The usefulness of peripheral venous blood in estimating acid-base status in acutely III patients

Paul R. Gennis, Mary Louise Skovron, Susan T. Aronson, E. John Gallagher

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The usefulness of peripheral venous sampling in determining acid-base status in acutely ill patients was studied. A total of 171 nonarrest patients and 12 patients in cardiac arrest had paired samples of arterial and venous blood compared for correlation of blood gas results. Linear equations relating arterial and venous values of pH, PCO2, and bicarbonate were developed in both groups of patients; however, the accuracy of predicting arterial values from venous values was limited. Severe acid-base disturbances were essentially ruled out by normal or nearly normal venous blood gases. Extremely abnormal venous levels reliably reflected comparable arterial abnormalities. The results suggest that immediate intravenous bicarbonate therapy should be considered for patients with pH ≤ 7.05 and PCO2 ≤ 40 torr despite the possibility of inadvertent venous sampling. A larger series is needed to verify these results in the setting of cardiac arrest.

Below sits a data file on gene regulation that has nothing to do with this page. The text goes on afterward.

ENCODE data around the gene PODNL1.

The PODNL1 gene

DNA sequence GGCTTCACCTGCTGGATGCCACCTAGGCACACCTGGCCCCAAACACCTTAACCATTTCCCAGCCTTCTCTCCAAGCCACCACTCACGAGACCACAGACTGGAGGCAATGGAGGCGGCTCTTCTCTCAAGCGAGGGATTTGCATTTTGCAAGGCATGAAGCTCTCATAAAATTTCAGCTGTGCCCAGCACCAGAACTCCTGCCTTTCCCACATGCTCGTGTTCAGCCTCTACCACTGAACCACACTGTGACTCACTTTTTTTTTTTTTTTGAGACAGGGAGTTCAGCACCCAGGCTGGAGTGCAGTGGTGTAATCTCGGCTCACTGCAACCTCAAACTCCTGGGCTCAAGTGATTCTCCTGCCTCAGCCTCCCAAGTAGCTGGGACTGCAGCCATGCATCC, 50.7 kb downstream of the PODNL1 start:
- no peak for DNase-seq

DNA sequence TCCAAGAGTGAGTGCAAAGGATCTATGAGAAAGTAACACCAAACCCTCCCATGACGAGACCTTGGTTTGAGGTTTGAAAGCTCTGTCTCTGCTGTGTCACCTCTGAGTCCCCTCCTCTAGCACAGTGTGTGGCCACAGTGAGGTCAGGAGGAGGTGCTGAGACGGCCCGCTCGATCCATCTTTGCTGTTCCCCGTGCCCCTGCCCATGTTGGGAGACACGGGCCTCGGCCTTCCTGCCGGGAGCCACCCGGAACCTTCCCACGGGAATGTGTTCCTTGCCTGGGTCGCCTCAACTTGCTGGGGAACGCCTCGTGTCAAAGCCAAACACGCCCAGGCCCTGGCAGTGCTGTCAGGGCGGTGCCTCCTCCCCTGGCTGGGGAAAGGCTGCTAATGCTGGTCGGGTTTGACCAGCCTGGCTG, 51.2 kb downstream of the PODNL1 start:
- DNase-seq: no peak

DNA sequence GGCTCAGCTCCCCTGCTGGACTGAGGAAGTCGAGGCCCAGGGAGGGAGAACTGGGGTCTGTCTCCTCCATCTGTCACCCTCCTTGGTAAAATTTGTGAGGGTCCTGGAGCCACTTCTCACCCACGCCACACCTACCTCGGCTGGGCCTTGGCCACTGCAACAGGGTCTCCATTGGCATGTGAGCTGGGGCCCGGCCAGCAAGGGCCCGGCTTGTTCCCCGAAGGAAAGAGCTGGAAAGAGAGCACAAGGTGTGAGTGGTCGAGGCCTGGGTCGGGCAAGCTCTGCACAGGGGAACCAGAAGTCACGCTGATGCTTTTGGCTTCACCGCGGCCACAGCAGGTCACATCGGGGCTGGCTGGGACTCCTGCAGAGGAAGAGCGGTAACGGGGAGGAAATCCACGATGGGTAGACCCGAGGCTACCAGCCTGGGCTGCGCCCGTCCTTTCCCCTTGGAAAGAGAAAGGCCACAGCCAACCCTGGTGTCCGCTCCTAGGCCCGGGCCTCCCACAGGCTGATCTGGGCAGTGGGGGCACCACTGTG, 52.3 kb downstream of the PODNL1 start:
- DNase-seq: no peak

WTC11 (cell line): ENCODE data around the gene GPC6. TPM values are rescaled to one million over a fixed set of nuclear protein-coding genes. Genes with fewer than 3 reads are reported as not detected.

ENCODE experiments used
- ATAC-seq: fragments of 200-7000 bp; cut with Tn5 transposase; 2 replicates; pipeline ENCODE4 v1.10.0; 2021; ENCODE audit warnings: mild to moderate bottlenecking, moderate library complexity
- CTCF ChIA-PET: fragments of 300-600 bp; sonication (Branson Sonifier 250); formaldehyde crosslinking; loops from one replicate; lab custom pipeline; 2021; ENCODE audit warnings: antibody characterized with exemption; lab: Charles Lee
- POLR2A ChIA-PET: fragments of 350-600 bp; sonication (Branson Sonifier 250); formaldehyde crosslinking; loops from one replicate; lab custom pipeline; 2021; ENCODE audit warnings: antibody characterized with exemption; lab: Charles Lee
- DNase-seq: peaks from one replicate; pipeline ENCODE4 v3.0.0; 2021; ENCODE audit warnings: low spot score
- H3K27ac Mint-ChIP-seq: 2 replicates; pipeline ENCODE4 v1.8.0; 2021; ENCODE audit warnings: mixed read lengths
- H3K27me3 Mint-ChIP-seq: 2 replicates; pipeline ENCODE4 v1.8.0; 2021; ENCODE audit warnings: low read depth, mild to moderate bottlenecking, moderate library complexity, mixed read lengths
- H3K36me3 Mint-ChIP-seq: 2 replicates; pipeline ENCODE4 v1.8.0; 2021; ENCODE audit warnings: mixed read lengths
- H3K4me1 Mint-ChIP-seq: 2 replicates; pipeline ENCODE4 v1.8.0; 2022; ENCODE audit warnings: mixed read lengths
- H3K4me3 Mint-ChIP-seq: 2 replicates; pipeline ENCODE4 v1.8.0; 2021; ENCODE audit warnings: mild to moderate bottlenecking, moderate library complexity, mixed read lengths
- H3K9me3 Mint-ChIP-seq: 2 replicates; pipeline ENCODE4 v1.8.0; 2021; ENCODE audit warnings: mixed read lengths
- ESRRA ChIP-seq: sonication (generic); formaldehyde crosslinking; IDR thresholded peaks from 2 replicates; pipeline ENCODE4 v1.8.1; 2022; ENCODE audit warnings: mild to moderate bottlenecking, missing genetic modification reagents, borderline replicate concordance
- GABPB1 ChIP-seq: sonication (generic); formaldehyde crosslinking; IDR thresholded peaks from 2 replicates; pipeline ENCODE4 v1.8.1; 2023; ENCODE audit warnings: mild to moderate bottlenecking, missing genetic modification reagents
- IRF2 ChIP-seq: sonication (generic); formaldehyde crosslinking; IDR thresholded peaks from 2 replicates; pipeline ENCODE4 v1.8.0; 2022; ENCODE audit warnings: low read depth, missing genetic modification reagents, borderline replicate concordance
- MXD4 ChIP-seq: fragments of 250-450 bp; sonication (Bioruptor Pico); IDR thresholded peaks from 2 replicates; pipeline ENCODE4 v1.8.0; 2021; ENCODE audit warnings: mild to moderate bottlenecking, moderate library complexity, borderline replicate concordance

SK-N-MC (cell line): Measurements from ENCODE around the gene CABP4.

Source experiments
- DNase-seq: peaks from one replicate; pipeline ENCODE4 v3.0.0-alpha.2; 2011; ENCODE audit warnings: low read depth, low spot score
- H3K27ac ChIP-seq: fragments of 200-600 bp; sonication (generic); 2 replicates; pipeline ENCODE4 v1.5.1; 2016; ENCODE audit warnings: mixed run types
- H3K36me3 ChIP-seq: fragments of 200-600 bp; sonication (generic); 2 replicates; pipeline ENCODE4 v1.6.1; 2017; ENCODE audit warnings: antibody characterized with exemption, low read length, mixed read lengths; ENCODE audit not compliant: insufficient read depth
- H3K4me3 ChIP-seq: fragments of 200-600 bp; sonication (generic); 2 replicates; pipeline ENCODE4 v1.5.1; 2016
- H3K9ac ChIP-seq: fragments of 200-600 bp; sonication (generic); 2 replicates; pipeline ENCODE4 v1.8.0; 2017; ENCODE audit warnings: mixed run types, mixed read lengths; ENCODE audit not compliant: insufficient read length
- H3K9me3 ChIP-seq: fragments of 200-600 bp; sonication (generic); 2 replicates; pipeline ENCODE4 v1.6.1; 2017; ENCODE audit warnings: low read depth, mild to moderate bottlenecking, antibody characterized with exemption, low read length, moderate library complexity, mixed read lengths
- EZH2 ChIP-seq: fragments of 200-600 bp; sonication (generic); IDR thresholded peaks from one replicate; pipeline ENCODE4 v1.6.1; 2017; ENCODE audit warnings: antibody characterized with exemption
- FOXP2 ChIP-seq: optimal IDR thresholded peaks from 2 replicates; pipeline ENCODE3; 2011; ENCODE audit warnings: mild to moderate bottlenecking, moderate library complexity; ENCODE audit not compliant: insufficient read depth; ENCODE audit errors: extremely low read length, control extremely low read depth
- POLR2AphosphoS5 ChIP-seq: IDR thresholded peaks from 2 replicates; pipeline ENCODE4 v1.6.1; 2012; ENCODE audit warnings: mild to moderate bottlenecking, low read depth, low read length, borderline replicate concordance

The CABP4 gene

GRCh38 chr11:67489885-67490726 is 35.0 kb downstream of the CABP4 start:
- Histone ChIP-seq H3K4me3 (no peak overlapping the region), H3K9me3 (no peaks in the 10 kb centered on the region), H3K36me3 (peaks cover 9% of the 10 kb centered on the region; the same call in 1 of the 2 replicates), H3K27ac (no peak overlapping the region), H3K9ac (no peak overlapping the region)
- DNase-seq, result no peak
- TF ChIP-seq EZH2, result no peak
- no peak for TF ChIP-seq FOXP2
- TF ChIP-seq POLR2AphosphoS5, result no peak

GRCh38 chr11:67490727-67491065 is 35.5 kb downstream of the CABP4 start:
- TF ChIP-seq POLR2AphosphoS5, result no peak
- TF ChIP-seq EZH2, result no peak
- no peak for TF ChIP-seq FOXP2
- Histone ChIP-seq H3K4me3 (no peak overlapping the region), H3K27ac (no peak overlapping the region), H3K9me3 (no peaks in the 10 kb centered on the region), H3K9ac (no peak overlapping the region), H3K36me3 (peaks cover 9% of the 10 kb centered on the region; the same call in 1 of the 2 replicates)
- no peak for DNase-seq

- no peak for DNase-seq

Original languageEnglish (US)
Pages (from-to)845-849
Number of pages5
JournalAnnals of emergency medicine
Issue number9
StatePublished - Sep 1985



  • acid base, use of peripheral venous blood in estimating

ASJC Scopus subject areas

  • Emergency Medicine

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